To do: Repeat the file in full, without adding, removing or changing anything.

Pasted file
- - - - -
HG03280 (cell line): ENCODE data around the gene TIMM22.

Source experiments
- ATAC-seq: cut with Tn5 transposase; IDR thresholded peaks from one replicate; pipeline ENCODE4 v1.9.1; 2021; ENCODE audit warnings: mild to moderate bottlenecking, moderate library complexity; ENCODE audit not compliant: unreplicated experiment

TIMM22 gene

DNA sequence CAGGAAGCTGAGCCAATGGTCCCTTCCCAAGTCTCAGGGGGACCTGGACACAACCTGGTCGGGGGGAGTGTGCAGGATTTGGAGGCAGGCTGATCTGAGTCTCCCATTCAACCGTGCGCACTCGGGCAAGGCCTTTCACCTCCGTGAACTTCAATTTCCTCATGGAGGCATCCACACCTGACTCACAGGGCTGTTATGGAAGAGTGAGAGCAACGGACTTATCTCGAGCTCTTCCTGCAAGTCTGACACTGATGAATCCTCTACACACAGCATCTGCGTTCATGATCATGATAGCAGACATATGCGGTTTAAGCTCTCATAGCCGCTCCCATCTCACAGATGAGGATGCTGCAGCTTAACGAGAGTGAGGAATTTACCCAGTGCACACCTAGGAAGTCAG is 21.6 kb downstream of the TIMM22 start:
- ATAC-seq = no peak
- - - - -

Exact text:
HG03280 (cell line): ENCODE data around the gene TIMM22.

Source experiments
- ATAC-seq: cut with Tn5 transposase; IDR thresholded peaks from one replicate; pipeline ENCODE4 v1.9.1; 2021; ENCODE audit warnings: mild to moderate bottlenecking, moderate library complexity; ENCODE audit not compliant: unreplicated experiment

TIMM22 gene

DNA sequence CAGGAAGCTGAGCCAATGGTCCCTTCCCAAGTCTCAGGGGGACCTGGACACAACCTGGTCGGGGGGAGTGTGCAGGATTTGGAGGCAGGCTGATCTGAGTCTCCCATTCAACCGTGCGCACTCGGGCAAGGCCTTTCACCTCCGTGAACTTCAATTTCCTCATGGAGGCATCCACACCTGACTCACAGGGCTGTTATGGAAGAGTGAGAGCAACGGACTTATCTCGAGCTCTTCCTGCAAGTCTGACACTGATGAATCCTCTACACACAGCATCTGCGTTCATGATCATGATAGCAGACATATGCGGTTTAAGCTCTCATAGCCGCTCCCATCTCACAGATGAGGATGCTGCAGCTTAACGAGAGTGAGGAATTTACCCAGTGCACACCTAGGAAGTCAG is 21.6 kb downstream of the TIMM22 start:
- ATAC-seq = no peak